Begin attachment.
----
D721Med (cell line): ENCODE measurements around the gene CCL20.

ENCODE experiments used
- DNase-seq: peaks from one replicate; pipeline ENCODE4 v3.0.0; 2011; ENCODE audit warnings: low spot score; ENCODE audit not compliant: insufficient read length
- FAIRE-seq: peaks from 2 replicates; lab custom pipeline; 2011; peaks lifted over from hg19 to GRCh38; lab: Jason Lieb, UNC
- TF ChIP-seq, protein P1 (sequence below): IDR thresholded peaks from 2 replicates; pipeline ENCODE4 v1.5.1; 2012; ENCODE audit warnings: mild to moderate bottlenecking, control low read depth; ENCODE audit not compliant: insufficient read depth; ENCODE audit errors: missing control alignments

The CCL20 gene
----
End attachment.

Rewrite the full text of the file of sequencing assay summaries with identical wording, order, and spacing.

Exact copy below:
D721Med (cell line): ENCODE measurements around the gene CCL20.

ENCODE experiments used
- DNase-seq: peaks from one replicate; pipeline ENCODE4 v3.0.0; 2011; ENCODE audit warnings: low spot score; ENCODE audit not compliant: insufficient read length
- FAIRE-seq: peaks from 2 replicates; lab custom pipeline; 2011; peaks lifted over from hg19 to GRCh38; lab: Jason Lieb, UNC
- TF ChIP-seq, protein P1 (sequence below): IDR thresholded peaks from 2 replicates; pipeline ENCODE4 v1.5.1; 2012; ENCODE audit warnings: mild to moderate bottlenecking, control low read depth; ENCODE audit not compliant: insufficient read depth; ENCODE audit errors: missing control alignments

The CCL20 gene